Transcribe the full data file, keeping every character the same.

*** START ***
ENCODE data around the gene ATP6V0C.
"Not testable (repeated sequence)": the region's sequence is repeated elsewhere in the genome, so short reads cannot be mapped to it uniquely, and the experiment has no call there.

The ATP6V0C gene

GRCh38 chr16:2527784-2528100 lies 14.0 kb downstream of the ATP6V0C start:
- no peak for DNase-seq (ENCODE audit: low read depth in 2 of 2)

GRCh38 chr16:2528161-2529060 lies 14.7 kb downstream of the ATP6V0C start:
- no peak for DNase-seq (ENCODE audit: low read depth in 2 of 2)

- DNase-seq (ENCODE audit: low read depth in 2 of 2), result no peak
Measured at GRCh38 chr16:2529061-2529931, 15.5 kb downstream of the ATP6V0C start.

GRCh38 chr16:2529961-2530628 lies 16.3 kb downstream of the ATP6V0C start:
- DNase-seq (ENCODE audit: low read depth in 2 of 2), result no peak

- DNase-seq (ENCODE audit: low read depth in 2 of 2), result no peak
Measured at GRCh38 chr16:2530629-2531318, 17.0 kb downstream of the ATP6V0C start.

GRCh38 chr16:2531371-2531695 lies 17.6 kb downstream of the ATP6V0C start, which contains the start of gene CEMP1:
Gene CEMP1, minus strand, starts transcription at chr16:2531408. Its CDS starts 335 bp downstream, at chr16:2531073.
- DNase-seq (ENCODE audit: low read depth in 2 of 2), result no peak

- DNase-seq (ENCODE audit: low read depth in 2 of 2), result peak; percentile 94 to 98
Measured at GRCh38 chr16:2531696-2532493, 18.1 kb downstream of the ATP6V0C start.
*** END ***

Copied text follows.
ENCODE data around the gene ATP6V0C.
"Not testable (repeated sequence)": the region's sequence is repeated elsewhere in the genome, so short reads cannot be mapped to it uniquely, and the experiment has no call there.

The ATP6V0C gene

GRCh38 chr16:2527784-2528100 lies 14.0 kb downstream of the ATP6V0C start:
- no peak for DNase-seq (ENCODE audit: low read depth in 2 of 2)

GRCh38 chr16:2528161-2529060 lies 14.7 kb downstream of the ATP6V0C start:
- no peak for DNase-seq (ENCODE audit: low read depth in 2 of 2)

- DNase-seq (ENCODE audit: low read depth in 2 of 2), result no peak
Measured at GRCh38 chr16:2529061-2529931, 15.5 kb downstream of the ATP6V0C start.

GRCh38 chr16:2529961-2530628 lies 16.3 kb downstream of the ATP6V0C start:
- DNase-seq (ENCODE audit: low read depth in 2 of 2), result no peak

- DNase-seq (ENCODE audit: low read depth in 2 of 2), result no peak
Measured at GRCh38 chr16:2530629-2531318, 17.0 kb downstream of the ATP6V0C start.

GRCh38 chr16:2531371-2531695 lies 17.6 kb downstream of the ATP6V0C start, which contains the start of gene CEMP1:
Gene CEMP1, minus strand, starts transcription at chr16:2531408. Its CDS starts 335 bp downstream, at chr16:2531073.
- DNase-seq (ENCODE audit: low read depth in 2 of 2), result no peak

- DNase-seq (ENCODE audit: low read depth in 2 of 2), result peak; percentile 94 to 98
Measured at GRCh38 chr16:2531696-2532493, 18.1 kb downstream of the ATP6V0C start.